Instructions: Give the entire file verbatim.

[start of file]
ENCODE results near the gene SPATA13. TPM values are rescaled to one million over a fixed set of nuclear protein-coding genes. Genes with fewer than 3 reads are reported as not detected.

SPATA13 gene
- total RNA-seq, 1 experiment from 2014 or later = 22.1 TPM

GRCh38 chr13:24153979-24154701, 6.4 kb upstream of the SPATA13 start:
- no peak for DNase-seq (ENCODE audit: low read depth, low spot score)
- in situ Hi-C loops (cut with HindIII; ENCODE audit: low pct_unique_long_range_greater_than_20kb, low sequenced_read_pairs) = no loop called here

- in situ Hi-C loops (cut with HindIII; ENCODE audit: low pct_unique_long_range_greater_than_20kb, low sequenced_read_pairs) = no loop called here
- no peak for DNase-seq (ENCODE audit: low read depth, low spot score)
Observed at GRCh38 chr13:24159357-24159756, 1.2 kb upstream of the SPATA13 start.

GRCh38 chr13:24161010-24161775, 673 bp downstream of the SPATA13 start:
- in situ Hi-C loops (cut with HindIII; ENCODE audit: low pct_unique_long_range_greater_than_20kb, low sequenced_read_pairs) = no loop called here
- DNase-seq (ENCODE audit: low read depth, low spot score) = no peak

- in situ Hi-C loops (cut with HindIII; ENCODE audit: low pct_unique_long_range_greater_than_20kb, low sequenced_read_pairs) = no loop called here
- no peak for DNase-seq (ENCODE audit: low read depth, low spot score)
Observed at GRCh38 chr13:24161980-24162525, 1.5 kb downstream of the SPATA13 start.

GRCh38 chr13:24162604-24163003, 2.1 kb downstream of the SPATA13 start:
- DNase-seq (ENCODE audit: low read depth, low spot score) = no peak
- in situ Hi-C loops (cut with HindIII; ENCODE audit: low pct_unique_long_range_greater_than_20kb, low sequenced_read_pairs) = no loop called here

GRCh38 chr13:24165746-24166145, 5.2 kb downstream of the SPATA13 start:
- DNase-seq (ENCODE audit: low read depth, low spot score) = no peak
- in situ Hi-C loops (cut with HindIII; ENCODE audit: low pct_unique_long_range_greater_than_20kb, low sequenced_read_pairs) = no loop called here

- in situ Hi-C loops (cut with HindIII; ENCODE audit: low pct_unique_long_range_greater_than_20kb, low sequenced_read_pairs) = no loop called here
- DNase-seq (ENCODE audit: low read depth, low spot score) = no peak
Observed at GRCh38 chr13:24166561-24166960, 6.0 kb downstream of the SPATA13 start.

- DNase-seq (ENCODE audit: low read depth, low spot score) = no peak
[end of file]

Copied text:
ENCODE results near the gene SPATA13. TPM values are rescaled to one million over a fixed set of nuclear protein-coding genes. Genes with fewer than 3 reads are reported as not detected.

SPATA13 gene
- total RNA-seq, 1 experiment from 2014 or later = 22.1 TPM

GRCh38 chr13:24153979-24154701, 6.4 kb upstream of the SPATA13 start:
- no peak for DNase-seq (ENCODE audit: low read depth, low spot score)
- in situ Hi-C loops (cut with HindIII; ENCODE audit: low pct_unique_long_range_greater_than_20kb, low sequenced_read_pairs) = no loop called here

- in situ Hi-C loops (cut with HindIII; ENCODE audit: low pct_unique_long_range_greater_than_20kb, low sequenced_read_pairs) = no loop called here
- no peak for DNase-seq (ENCODE audit: low read depth, low spot score)
Observed at GRCh38 chr13:24159357-24159756, 1.2 kb upstream of the SPATA13 start.

GRCh38 chr13:24161010-24161775, 673 bp downstream of the SPATA13 start:
- in situ Hi-C loops (cut with HindIII; ENCODE audit: low pct_unique_long_range_greater_than_20kb, low sequenced_read_pairs) = no loop called here
- DNase-seq (ENCODE audit: low read depth, low spot score) = no peak

- in situ Hi-C loops (cut with HindIII; ENCODE audit: low pct_unique_long_range_greater_than_20kb, low sequenced_read_pairs) = no loop called here
- no peak for DNase-seq (ENCODE audit: low read depth, low spot score)
Observed at GRCh38 chr13:24161980-24162525, 1.5 kb downstream of the SPATA13 start.

GRCh38 chr13:24162604-24163003, 2.1 kb downstream of the SPATA13 start:
- DNase-seq (ENCODE audit: low read depth, low spot score) = no peak
- in situ Hi-C loops (cut with HindIII; ENCODE audit: low pct_unique_long_range_greater_than_20kb, low sequenced_read_pairs) = no loop called here

GRCh38 chr13:24165746-24166145, 5.2 kb downstream of the SPATA13 start:
- DNase-seq (ENCODE audit: low read depth, low spot score) = no peak
- in situ Hi-C loops (cut with HindIII; ENCODE audit: low pct_unique_long_range_greater_than_20kb, low sequenced_read_pairs) = no loop called here

- in situ Hi-C loops (cut with HindIII; ENCODE audit: low pct_unique_long_range_greater_than_20kb, low sequenced_read_pairs) = no loop called here
- DNase-seq (ENCODE audit: low read depth, low spot score) = no peak
Observed at GRCh38 chr13:24166561-24166960, 6.0 kb downstream of the SPATA13 start.

- DNase-seq (ENCODE audit: low read depth, low spot score) = no peak